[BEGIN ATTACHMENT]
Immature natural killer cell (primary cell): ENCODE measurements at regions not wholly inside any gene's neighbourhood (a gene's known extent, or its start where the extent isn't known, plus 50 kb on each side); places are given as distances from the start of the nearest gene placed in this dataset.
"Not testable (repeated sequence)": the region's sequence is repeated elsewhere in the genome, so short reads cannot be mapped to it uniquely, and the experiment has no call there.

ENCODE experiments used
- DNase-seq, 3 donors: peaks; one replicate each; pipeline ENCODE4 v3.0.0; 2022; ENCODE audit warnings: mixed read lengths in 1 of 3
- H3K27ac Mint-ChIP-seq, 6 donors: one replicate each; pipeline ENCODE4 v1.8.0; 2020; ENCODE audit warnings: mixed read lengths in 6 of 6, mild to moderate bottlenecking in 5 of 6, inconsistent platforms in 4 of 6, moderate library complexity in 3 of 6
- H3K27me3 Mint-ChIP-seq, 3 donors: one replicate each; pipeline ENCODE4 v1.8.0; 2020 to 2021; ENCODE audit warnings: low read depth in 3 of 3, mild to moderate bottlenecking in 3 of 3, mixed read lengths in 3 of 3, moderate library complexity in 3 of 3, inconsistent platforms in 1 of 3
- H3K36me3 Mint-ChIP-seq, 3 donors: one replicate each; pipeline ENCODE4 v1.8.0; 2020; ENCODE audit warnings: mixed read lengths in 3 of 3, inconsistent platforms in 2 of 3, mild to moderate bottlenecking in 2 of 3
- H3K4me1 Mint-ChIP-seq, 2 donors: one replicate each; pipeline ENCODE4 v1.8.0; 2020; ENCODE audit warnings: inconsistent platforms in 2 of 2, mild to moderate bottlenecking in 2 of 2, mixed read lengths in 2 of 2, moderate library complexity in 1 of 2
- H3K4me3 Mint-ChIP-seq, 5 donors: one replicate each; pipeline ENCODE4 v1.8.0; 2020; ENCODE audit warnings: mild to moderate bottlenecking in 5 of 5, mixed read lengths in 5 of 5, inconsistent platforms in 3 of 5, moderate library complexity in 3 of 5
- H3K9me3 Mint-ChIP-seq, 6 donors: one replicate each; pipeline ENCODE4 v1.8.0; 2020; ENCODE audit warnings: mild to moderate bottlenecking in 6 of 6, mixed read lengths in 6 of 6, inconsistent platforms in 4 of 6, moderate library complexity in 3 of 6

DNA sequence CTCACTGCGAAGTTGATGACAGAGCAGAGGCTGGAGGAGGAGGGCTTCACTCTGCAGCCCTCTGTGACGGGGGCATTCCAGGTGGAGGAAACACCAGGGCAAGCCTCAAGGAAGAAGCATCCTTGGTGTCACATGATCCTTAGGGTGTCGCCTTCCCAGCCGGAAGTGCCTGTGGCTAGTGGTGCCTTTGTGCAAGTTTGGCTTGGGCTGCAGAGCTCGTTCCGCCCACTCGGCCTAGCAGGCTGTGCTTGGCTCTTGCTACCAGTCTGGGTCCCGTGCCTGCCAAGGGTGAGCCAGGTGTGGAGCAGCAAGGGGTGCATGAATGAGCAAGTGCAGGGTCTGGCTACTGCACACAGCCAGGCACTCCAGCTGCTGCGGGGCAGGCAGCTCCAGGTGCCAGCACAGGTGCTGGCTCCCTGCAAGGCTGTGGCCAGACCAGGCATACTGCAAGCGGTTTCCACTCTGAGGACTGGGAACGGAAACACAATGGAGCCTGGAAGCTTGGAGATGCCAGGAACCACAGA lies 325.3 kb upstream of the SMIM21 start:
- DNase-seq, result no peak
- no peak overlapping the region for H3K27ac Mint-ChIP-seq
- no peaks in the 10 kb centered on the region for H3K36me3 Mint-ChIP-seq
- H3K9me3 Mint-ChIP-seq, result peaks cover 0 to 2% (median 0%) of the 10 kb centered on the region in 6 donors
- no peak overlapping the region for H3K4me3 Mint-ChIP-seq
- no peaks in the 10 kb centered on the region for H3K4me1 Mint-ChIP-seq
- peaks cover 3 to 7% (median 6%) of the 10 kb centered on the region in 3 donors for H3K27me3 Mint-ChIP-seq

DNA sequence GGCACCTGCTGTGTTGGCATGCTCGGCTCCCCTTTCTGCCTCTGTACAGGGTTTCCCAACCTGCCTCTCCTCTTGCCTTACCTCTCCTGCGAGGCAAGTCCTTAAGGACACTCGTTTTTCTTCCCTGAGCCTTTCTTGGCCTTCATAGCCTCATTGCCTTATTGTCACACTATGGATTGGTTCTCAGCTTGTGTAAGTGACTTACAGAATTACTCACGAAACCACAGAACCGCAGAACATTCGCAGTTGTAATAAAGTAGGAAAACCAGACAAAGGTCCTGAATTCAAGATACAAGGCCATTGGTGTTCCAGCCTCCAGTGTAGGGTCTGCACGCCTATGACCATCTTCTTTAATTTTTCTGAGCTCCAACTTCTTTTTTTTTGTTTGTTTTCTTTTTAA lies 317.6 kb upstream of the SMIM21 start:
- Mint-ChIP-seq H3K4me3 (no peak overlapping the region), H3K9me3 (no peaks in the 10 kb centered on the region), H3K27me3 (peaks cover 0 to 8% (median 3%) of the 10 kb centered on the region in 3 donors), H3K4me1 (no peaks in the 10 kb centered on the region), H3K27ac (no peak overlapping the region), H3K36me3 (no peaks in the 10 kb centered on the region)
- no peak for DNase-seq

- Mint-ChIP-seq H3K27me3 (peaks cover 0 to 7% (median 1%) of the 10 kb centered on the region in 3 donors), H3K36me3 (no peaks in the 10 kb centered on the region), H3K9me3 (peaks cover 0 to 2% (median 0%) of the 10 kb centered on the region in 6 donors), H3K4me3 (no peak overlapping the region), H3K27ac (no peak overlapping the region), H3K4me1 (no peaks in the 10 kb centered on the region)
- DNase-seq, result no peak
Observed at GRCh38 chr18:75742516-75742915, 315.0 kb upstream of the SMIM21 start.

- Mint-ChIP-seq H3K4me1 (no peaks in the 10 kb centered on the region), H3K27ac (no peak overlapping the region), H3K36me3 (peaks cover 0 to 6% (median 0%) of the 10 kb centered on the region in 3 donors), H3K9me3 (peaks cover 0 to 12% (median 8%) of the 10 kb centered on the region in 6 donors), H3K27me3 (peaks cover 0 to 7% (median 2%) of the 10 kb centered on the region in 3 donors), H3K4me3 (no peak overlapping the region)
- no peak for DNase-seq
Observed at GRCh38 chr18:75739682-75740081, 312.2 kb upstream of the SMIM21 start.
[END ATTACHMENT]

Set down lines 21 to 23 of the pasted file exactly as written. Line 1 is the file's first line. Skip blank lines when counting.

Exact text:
- no peak for DNase-seq

- Mint-ChIP-seq H3K27me3 (peaks cover 0 to 7% (median 1%) of the 10 kb centered on the region in 3 donors), H3K36me3 (no peaks in the 10 kb centered on the region), H3K9me3 (peaks cover 0 to 2% (median 0%) of the 10 kb centered on the region in 6 donors), H3K4me3 (no peak overlapping the region), H3K27ac (no peak overlapping the region), H3K4me1 (no peaks in the 10 kb centered on the region)
- DNase-seq, result no peak